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Am J Surg Pathol. 2009 Dec;33(12):1802-8.

Relationship between clinical and pathologic features of ductal carcinoma in situ and patient age: an analysis of 657 patients.

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  • 1Department of Pathology, Beth Israel Deaconess Medical Center and Harvard Medical School, 330 Brookline Avenue Boston, MA 02215, USA. lcollins@bidmc.harvard.edu

Abstract

Prior studies have shown that young patient age at diagnosis is associated with an increased risk of local recurrence among women with ductal carcinoma in situ (DCIS) treated with breast-conserving therapy. Whether this can be explained by differences in clinical or pathologic features of DCIS according to age is an unresolved issue. We compared clinical and pathologic features of DCIS among 657 women in 4 age groups: <45 years (n=111), 45 to 54 years (n=191), 55 to 64 years (n=160), and 65+ years (n=195). DCIS presented as a mammographic abnormality less often in younger than in older women (68%, 82%, 81%, and 86% for women <45, 45 to 54, 55 to 64, and 65+ y, respectively; P=0.003). Among the pathologic features analyzed, DCIS extent as determined by the number of low power fields was greater in younger than in older women (mean number of low power fields were 18.6, 14.2, 10.8, and 11.3 in women <45, 45 to 54, 55 to 64 and 65+ y; P<0.001). In addition, cancerization of lobules was present more often in younger than in older women (77%, 73%, 66%, and 50% for women <45, 45 to 54, 55 to 64 and 65+ y, respectively; P<0.0001). Of note, we found no statistically significant relationship between age and DCIS architectural pattern, nuclear grade, comedo necrosis or expression of estrogen receptor, progesterone receptor or human epidermal growth factor receptor 2. We conclude that DCIS in younger women is more often symptomatic, is more extensive, and more often shows cancerization of lobules than DCIS in older women. Whether these features contribute to the higher local recurrence risk in young women with DCIS treated with the breast-conserving therapy requires further study.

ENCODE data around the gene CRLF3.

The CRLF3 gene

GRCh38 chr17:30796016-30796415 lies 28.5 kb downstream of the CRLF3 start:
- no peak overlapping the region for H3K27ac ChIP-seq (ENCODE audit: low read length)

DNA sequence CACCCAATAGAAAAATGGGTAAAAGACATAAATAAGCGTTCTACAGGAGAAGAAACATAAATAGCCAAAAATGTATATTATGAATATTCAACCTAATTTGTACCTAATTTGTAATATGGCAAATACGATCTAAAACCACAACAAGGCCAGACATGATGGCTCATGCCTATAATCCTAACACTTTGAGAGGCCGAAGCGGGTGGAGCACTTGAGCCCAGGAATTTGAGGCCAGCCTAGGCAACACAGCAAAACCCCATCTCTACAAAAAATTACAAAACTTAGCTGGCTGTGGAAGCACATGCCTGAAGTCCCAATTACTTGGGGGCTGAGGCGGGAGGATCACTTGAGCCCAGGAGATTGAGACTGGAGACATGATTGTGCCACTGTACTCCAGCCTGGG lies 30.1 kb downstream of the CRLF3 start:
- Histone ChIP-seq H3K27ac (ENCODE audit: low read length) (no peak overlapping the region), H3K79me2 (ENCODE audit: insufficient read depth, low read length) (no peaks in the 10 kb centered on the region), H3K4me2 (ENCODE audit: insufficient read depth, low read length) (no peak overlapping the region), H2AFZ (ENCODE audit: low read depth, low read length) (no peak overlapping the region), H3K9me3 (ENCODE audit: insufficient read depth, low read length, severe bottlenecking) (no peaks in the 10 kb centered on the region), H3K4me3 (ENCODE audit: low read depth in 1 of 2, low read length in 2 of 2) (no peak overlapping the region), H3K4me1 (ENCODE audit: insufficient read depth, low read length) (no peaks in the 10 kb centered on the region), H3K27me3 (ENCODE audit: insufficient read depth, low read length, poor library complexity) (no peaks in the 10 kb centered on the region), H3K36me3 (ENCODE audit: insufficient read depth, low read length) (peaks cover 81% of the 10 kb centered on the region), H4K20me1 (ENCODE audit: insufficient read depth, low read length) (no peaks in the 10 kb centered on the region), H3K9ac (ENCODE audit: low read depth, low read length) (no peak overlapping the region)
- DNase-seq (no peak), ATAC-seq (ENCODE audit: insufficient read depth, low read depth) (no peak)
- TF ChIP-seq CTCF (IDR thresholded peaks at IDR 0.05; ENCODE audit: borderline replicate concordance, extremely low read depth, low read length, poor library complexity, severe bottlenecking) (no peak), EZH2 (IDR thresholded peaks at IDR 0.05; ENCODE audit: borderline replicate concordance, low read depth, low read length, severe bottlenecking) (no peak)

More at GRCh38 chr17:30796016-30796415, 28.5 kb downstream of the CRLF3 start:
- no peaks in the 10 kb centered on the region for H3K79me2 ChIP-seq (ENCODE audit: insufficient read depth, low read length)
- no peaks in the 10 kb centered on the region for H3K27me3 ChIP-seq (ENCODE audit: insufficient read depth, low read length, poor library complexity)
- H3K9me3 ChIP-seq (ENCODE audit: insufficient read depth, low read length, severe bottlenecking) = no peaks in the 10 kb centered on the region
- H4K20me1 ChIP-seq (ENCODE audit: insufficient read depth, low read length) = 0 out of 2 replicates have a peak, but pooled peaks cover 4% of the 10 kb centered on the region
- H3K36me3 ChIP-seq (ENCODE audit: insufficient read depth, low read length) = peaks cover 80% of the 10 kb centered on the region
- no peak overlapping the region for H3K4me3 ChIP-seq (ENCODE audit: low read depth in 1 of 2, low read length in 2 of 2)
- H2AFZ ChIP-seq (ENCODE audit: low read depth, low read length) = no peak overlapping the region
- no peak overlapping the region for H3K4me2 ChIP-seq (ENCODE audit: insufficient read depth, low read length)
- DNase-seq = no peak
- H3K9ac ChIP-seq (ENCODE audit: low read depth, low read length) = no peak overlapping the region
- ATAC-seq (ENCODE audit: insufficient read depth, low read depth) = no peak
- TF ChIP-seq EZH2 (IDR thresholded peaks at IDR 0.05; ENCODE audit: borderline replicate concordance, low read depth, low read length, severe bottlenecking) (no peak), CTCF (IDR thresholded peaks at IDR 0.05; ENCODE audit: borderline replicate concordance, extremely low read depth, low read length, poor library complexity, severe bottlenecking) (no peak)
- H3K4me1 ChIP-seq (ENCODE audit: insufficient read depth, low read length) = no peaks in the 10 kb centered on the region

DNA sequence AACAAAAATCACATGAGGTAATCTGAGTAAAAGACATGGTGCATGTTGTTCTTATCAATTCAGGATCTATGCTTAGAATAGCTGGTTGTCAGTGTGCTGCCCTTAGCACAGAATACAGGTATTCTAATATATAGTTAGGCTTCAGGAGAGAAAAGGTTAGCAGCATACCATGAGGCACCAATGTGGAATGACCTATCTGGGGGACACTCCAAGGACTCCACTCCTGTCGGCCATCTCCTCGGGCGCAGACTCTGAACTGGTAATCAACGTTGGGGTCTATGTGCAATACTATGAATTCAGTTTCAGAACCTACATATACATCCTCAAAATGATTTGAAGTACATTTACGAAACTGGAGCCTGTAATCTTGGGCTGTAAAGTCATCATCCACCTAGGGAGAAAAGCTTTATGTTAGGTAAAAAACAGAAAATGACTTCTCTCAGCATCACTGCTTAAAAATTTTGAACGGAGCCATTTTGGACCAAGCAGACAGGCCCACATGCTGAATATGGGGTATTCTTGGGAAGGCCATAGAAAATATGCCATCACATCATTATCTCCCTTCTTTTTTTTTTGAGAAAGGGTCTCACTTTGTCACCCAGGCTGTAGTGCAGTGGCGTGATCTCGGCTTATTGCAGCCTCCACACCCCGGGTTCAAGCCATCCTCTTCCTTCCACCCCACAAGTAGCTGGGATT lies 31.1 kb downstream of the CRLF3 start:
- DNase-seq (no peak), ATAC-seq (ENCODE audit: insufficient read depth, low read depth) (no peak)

PMID:
19950406
[PubMed - indexed for MEDLINE]
PMCID:
PMC2788310
Free PMC Article
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